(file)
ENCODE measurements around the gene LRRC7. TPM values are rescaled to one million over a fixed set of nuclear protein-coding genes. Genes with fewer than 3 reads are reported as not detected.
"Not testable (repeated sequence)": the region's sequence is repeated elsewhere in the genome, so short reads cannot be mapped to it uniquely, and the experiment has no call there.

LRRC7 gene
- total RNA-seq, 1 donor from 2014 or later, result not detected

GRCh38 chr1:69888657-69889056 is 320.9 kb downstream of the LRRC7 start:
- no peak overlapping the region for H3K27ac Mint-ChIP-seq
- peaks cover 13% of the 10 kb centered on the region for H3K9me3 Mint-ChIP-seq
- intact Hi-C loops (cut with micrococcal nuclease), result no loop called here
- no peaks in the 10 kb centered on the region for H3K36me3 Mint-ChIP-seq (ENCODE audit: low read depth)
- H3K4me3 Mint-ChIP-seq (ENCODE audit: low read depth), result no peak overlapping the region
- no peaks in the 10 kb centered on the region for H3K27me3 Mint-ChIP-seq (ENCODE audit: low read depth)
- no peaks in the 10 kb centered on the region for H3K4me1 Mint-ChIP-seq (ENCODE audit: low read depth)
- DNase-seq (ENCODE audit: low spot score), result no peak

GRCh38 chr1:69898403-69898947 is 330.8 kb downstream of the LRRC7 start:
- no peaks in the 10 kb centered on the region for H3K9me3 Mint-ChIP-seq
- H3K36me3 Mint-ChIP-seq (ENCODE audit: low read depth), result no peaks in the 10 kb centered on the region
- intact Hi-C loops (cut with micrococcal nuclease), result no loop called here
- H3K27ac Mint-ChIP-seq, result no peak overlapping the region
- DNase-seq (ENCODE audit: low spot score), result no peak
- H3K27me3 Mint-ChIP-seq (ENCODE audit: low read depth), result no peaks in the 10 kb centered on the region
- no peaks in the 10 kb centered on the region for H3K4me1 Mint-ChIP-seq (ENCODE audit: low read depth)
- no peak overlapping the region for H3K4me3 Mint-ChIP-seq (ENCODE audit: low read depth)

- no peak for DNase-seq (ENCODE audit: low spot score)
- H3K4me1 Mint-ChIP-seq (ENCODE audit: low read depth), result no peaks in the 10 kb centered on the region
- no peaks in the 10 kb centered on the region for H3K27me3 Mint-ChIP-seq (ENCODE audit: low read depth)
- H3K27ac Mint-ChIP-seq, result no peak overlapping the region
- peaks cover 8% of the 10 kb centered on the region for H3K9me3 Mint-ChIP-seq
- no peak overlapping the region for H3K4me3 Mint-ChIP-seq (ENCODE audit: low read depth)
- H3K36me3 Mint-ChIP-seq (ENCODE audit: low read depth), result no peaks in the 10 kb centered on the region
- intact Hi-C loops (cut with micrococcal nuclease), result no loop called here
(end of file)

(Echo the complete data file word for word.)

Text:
ENCODE measurements around the gene LRRC7. TPM values are rescaled to one million over a fixed set of nuclear protein-coding genes. Genes with fewer than 3 reads are reported as not detected.
"Not testable (repeated sequence)": the region's sequence is repeated elsewhere in the genome, so short reads cannot be mapped to it uniquely, and the experiment has no call there.

LRRC7 gene
- total RNA-seq, 1 donor from 2014 or later, result not detected

GRCh38 chr1:69888657-69889056 is 320.9 kb downstream of the LRRC7 start:
- no peak overlapping the region for H3K27ac Mint-ChIP-seq
- peaks cover 13% of the 10 kb centered on the region for H3K9me3 Mint-ChIP-seq
- intact Hi-C loops (cut with micrococcal nuclease), result no loop called here
- no peaks in the 10 kb centered on the region for H3K36me3 Mint-ChIP-seq (ENCODE audit: low read depth)
- H3K4me3 Mint-ChIP-seq (ENCODE audit: low read depth), result no peak overlapping the region
- no peaks in the 10 kb centered on the region for H3K27me3 Mint-ChIP-seq (ENCODE audit: low read depth)
- no peaks in the 10 kb centered on the region for H3K4me1 Mint-ChIP-seq (ENCODE audit: low read depth)
- DNase-seq (ENCODE audit: low spot score), result no peak

GRCh38 chr1:69898403-69898947 is 330.8 kb downstream of the LRRC7 start:
- no peaks in the 10 kb centered on the region for H3K9me3 Mint-ChIP-seq
- H3K36me3 Mint-ChIP-seq (ENCODE audit: low read depth), result no peaks in the 10 kb centered on the region
- intact Hi-C loops (cut with micrococcal nuclease), result no loop called here
- H3K27ac Mint-ChIP-seq, result no peak overlapping the region
- DNase-seq (ENCODE audit: low spot score), result no peak
- H3K27me3 Mint-ChIP-seq (ENCODE audit: low read depth), result no peaks in the 10 kb centered on the region
- no peaks in the 10 kb centered on the region for H3K4me1 Mint-ChIP-seq (ENCODE audit: low read depth)
- no peak overlapping the region for H3K4me3 Mint-ChIP-seq (ENCODE audit: low read depth)

- no peak for DNase-seq (ENCODE audit: low spot score)
- H3K4me1 Mint-ChIP-seq (ENCODE audit: low read depth), result no peaks in the 10 kb centered on the region
- no peaks in the 10 kb centered on the region for H3K27me3 Mint-ChIP-seq (ENCODE audit: low read depth)
- H3K27ac Mint-ChIP-seq, result no peak overlapping the region
- peaks cover 8% of the 10 kb centered on the region for H3K9me3 Mint-ChIP-seq
- no peak overlapping the region for H3K4me3 Mint-ChIP-seq (ENCODE audit: low read depth)
- H3K36me3 Mint-ChIP-seq (ENCODE audit: low read depth), result no peaks in the 10 kb centered on the region
- intact Hi-C loops (cut with micrococcal nuclease), result no loop called here